A waterpik is not a necessity, but like an electric toothbrush, it sure can be nice. A waterpik is basically a water jet that is meant to clean your teeth. You use it after brushing to rinse away any lingering plaque. This is especially helpful if you have a little perio problem. The waterpik can help you get to those pockets between your teeth and your gumline. Ask your dentist if this product is right for you.
You really don’t want dentures. I know that some people think that they do, but trust me on this. Denture patients are typically unsatisfied, especially right after they get dentures for the first time. It affects your ability to speak and to enjoy food. There is usually some really painful and expensive dental work that has to be done before receiving dentures too. It is much better for your health and happiness if you take care of your own teeth. It’s not difficult. It does take a little time in the evening and the morning, but it is not a big sacrifice.
With the New Year everyone is trying to lose weight and eat healthy. This is a really good goal to have at any time of the year, but there are some foods that are healthy for your body that will mess up your teeth.
The first thing that I do when I’m trying to lose weight is substitute something with low calories for my usual snacks. Popcorn is a great substitute for chips and other salty snacks, but a stray kernel (and there is always a stray kernel, isn’t there?) that hits your teeth right can fracture or break your teeth. Another thing to be on the lookout for with popcorn is the stray kernel shard. Sometimes those little pieces can get right under your gums against your tooth and be nearly impossible to get out since it suctioned to the tooth.
Almonds are delicious and very healthy for you. Whole almonds are also about the relative hardness of granite. If you are chewing whole almonds to get your protein fix then you are likely to break and fracture your teeth all over the place. Let me tell you a story about a girl who used to love to eat almonds for her mid-afternoon pick-me-up. I had a lot of dental work the next year. If you really can’t give up your almonds then buy the sliced ones to snack on. They are more expensive, but the difference is that you don’t end up with thousands of dollars of dental work.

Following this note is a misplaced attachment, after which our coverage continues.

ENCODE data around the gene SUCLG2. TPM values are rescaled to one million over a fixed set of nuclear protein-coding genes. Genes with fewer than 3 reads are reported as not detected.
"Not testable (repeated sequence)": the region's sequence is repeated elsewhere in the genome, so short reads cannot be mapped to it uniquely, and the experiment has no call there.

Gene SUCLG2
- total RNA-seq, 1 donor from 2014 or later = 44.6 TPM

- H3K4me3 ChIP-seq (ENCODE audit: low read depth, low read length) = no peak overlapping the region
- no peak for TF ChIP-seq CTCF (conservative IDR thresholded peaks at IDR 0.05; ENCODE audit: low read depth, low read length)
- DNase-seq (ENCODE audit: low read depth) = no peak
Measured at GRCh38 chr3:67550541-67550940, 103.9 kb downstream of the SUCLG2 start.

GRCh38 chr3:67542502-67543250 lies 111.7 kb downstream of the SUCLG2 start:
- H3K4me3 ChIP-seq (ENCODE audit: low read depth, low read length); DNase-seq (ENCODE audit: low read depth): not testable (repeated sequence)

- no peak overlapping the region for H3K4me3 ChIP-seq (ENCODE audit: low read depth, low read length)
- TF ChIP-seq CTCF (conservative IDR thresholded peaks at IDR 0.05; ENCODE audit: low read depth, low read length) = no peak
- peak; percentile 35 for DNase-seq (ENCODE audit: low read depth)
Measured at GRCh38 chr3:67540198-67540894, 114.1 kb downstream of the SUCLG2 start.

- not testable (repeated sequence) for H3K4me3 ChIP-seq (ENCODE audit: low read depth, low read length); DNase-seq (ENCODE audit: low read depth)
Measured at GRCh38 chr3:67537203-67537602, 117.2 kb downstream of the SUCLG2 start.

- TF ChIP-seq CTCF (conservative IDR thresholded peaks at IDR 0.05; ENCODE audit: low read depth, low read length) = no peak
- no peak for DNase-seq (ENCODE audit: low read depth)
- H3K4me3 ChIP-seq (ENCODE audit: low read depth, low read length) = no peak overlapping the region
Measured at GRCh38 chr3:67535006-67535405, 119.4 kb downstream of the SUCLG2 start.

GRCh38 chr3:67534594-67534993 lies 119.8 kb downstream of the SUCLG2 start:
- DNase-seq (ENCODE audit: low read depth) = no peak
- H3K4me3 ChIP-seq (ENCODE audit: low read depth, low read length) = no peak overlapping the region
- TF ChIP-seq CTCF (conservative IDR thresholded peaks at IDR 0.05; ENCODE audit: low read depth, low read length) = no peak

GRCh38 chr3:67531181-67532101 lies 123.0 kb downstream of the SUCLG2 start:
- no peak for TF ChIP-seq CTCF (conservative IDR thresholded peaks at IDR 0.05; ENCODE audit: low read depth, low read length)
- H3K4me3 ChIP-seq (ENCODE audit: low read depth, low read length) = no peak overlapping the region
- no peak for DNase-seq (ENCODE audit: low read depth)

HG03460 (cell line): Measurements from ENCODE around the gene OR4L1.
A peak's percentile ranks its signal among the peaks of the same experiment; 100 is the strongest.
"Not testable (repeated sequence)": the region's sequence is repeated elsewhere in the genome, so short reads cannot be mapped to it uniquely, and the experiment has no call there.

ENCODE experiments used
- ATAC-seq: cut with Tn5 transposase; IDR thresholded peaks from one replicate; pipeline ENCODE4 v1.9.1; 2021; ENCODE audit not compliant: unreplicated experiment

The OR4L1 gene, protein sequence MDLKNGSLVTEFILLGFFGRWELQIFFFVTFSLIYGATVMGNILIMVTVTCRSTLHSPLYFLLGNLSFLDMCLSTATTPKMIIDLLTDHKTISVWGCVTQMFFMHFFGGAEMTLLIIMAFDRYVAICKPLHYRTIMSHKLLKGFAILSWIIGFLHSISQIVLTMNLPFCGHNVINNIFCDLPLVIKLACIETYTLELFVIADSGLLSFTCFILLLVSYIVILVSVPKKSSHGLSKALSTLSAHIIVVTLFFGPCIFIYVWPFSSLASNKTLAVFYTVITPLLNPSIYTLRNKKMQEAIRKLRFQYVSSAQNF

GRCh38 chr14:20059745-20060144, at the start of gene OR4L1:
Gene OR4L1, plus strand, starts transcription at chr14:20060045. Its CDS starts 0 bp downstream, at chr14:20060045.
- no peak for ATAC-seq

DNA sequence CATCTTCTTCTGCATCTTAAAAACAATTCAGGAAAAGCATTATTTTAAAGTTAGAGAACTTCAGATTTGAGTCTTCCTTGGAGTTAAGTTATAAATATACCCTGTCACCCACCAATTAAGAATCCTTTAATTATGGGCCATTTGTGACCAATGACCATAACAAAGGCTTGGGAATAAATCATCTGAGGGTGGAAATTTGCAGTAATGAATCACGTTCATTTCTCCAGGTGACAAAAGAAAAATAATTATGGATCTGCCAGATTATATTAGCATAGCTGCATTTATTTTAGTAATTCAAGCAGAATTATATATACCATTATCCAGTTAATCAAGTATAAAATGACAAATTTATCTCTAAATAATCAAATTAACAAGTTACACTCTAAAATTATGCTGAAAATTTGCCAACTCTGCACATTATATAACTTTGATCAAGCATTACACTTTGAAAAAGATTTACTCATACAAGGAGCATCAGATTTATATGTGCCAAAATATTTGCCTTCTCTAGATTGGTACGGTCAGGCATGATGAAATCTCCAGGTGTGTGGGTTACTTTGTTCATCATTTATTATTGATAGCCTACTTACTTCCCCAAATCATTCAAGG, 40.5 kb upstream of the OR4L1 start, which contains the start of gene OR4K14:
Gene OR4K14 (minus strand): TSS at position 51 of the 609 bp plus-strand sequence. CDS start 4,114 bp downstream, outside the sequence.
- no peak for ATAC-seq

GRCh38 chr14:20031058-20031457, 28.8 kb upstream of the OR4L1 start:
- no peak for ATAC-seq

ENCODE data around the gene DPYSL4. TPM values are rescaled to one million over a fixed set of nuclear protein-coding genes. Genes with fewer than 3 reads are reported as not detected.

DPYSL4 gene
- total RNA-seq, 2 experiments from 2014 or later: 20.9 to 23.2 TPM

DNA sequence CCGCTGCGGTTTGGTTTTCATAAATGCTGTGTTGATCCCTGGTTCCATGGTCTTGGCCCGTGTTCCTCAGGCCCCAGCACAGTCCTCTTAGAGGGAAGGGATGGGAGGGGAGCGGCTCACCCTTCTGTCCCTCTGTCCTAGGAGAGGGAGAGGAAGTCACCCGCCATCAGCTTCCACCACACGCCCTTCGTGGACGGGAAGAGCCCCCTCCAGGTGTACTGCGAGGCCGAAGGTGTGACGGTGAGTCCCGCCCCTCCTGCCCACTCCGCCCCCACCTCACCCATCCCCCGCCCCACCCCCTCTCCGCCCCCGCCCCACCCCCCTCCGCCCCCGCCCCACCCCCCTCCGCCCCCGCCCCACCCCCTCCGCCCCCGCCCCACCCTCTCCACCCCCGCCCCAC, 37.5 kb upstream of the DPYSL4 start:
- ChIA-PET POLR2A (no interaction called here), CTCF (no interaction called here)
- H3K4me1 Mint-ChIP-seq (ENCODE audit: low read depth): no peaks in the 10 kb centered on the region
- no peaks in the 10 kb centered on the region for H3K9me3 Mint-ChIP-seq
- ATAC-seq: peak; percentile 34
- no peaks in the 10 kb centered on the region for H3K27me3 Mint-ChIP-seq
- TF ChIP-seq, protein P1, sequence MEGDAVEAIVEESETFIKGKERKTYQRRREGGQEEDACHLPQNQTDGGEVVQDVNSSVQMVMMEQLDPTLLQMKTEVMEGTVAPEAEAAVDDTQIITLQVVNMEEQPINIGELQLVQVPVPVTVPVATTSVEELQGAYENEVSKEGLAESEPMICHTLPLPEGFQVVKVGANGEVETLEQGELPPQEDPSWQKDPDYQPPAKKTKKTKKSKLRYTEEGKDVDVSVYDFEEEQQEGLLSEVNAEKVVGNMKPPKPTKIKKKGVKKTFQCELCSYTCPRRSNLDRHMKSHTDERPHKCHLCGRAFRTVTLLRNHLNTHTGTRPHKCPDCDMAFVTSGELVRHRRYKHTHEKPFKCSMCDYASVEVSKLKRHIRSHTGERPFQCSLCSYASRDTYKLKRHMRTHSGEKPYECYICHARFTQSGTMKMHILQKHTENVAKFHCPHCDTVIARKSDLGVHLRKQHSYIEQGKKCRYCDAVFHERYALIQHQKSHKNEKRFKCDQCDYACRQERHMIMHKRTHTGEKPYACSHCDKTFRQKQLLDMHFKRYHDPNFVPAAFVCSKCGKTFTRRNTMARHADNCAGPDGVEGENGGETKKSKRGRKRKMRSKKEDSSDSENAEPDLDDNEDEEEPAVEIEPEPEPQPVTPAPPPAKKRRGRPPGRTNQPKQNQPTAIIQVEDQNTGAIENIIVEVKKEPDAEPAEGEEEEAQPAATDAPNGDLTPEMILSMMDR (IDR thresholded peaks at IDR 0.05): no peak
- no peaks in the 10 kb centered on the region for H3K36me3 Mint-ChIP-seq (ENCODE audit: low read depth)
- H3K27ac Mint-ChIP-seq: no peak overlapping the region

Chewing on ice creates the same problems that chewing on almonds does. Ice is harder than your teeth. I have a family member who loves to chew ice. He hates drinking water. He has had a lot of dental work as a result. You might as well be chewing on rocks if you are chewing on ice. It has the same effect on your teeth
There are some other foods that aren’t healthy for you that people tend to break their teeth on. I know that I’ve mentioned these before, but I wanted to reiterate how important this is.
Hard candy/cough drops
Please don’t chew these. If you really need cough drops because you’re sick, remember that they will help your throat the most if you suck on them. When you chew on hard candies or cough drops then you can easily fracture your teeth.
Carmel, laffy taffy, starburst, etc
Chewy, sticky candies that create suction against your teeth will pull out expensive dental work like it’s their job. It’s better to avoid eating this altogether. If you have teeth that are prone to dental problems then you should avoid these foods like they might give you the plague. Trust me the amount of money and pain that this will save you will be well worth the change in habits.